Machine Learning (W4771)
Homework 3: Neural Networks
Due Date: Class time, Part I:Thursday February 24,
Part II: Thursday March 2. The Part I hand-in is done simply
by e-mailing to Dave (email@example.com), in text, enough to show
you have done it -- it won't be graded until after handing in the
complete hardcopy submission for both parts (together, on the Part II
Chapter 4 of "Machine Learning" by Tom M. Mitchell. Note, Sections 4.5.3
and 4.8 are optional. However, section 4.8 may provide ideas for
the Part II of this assignment.
Your assignment: Follow the instructions for Mitchell and Blum's
"Neural Networks and face images" assignment. The first level of detail
for this project is described in section 4.7 of Mitchell's text. The
remaining details for the NN implementation and assignment are in
attached if you got this handout in class. You are provided with a NN
implementation in C, which you will have to modify a little. Note that
this assignment description says "Homework 5", but this is actually your
third assignment, and also note the above due date, in contrast to that in
decision trees, this assignment has two parts, the second of which is
open-ended. For this assignment, we strongly recommend that you team up
for the second part. For the second part you will optionally make a
brief presentation in class, and will hand in a write-up.
Changes from the assignment description file:
- Files are available on ACiS from the TA's account at:
- The implementation C code: ~dke3/cs4771/code/
- The (small) pictures to train on: ~dke3/cs4771/data/faces_4/
- The lists of file names to train on: ~dke3/cs4771/data/trainset/
- Remote students with no AcIS account should arrange with Dave to
get the code and data.
For Part I you are to hand in answers to the questions listed among the 13
steps described in the assignment.
For the open-ended portion of the assignment, we strongly recommend you
team up with one or two other people. This way, you can build on each
other's ideas, share the implementation and write-up responsibilities, and
have more fun. For this portion, you hand in one write-up for your group.
Since you do not have to write the implementation from scratch, emphasis
is weighted more on Part II of this assignment than it was for the decision
tree assignment. However, do be careful again to keep your experiments
very reasonable in terms of effort -- there are still two more projects
after this one. If you have "big ideas", they may best wait until
the final project, which is, in principle, completely open-ended (i.e.,
can use NNs, decision trees, GAs, anything).
Please choose something that you find interesting. Your choice
should be motivated, not just random. You should be able to explain
why your experiment was an interesting thing to try out.
In addition to the suggestions listed in the assignment
description file, other possibilities include:
- Apply the package to your own data, i.e., image data or otherwise.
For example, cameras in the SRL lab will allow you to take your own
pictures of faces or other objects. However, you will need help
from someone with a computer science account.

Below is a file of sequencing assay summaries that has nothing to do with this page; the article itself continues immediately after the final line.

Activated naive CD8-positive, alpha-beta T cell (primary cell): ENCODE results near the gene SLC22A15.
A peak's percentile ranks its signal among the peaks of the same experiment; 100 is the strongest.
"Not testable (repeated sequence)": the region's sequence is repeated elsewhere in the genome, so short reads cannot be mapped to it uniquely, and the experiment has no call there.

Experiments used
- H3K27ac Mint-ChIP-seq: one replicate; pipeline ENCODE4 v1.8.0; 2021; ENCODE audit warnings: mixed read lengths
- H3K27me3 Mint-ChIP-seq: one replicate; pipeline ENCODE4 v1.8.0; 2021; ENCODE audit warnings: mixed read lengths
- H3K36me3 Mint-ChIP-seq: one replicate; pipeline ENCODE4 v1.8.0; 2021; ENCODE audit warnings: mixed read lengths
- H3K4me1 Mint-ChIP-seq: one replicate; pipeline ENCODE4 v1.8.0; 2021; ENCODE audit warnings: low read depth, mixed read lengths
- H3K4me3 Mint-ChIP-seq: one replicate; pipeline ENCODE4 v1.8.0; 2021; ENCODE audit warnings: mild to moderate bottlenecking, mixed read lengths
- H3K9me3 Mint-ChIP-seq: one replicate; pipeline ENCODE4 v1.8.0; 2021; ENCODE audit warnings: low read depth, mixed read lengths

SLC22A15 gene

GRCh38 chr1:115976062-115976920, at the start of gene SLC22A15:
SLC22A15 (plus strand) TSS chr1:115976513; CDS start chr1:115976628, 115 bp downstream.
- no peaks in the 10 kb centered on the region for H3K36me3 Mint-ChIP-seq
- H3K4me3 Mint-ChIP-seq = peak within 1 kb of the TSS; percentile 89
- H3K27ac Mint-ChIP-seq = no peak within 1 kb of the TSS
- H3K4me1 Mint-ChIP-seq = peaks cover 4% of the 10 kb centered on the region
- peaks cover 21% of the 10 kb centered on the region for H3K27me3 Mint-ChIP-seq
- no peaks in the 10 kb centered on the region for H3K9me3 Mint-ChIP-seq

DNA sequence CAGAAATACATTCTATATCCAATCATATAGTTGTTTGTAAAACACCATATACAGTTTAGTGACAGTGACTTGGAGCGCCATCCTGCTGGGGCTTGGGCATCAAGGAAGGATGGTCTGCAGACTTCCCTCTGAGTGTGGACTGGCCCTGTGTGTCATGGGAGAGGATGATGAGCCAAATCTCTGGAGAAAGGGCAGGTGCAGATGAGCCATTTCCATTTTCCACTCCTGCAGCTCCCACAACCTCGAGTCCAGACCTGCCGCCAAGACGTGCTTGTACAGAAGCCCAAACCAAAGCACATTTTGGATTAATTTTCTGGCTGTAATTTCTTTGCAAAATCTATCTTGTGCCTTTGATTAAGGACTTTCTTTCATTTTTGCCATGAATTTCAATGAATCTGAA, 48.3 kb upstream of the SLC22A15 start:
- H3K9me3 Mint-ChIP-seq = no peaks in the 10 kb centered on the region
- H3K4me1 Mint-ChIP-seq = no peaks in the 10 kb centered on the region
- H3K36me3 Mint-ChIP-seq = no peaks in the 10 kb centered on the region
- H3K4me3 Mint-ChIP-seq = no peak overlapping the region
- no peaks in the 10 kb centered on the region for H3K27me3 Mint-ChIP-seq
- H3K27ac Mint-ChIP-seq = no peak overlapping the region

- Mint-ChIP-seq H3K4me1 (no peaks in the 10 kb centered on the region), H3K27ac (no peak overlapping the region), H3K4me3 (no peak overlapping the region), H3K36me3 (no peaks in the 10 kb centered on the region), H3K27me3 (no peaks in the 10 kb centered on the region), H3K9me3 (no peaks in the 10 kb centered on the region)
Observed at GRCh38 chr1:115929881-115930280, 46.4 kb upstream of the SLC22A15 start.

If you collect this data,
you may want to continue using it for your final project.
fyi, a CRF person said: The software is in /opt/SUNWits and /opt/SUNWrtvc.
I think you
can use "SunVideo", "rtvc_display", "rtvc_capture_movie"
- One student at CMU reportedly created a "sunglass learner/generator" that
placed sunglasses on a sunglasses-less face.
- NN for hand signal recognition
Deliverables for Part II:
- a written description of the experiments you conducted, 4 page max.
This should describe
the details of your modification, the motivation ("why?"), and
the resulting change of performance. As supporting reference
material for this, also append:
- hard copy of additional or modified code (well documented). Please
organize your code well.
- hard copy of sample runs (also well documented)
- 2 slides, one on what you did, and one on the results.
more members of your group
will "flash" these slides for the class and describe your work.
Please e-mail me if you are interested in doing this (we
do not have time for everyone to present -- I will do
quick overviews of the remaining ones myself) -- it
will be fun to present. To presenters:
You will only have a few minutes to do this, so you need
to focus on the important aspects of what you've done.
If this makes you feel nervous, that is normal, and you are welcome
to speak with us about it. Keep in mind that the purpose of this
is to share ideas in a fun way, and you are not expected to "perform"
well, but simply to convey some basic information to the class.
- Please email your writeup, any supporting materials (slides, etc)
and any modified to the TA, Dave Evans at firstname.lastname@example.org.
The submission can be in any reasonable format, such as a gzipped
tar archive, a windows zip attachment, a Macintosh stuffit
archive, etc. I consider submissions in Disk Disintegrator Deluxe
(Apple ][) or obscure Amiga formats to be unreasonable. Similarly
for the writeup, MS Word, LaTex, HTML, and so on are reasonable.
Wordstar is not.
- (a brief demo may also be requested later)
email: evs at cs dot columbia dot edu